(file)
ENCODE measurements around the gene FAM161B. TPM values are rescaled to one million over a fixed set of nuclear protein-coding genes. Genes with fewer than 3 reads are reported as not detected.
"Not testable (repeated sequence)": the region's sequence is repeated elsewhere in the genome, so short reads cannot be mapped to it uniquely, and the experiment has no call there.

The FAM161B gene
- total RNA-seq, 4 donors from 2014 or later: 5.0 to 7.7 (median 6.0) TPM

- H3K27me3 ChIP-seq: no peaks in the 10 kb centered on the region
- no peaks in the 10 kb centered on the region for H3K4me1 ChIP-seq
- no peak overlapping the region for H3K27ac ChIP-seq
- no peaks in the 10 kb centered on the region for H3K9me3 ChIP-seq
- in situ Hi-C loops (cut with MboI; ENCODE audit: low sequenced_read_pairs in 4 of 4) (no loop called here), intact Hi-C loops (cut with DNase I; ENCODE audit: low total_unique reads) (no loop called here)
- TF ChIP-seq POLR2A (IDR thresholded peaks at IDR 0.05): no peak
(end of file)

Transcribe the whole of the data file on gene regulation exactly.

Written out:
ENCODE measurements around the gene FAM161B. TPM values are rescaled to one million over a fixed set of nuclear protein-coding genes. Genes with fewer than 3 reads are reported as not detected.
"Not testable (repeated sequence)": the region's sequence is repeated elsewhere in the genome, so short reads cannot be mapped to it uniquely, and the experiment has no call there.

The FAM161B gene
- total RNA-seq, 4 donors from 2014 or later: 5.0 to 7.7 (median 6.0) TPM

- H3K27me3 ChIP-seq: no peaks in the 10 kb centered on the region
- no peaks in the 10 kb centered on the region for H3K4me1 ChIP-seq
- no peak overlapping the region for H3K27ac ChIP-seq
- no peaks in the 10 kb centered on the region for H3K9me3 ChIP-seq
- in situ Hi-C loops (cut with MboI; ENCODE audit: low sequenced_read_pairs in 4 of 4) (no loop called here), intact Hi-C loops (cut with DNase I; ENCODE audit: low total_unique reads) (no loop called here)
- TF ChIP-seq POLR2A (IDR thresholded peaks at IDR 0.05): no peak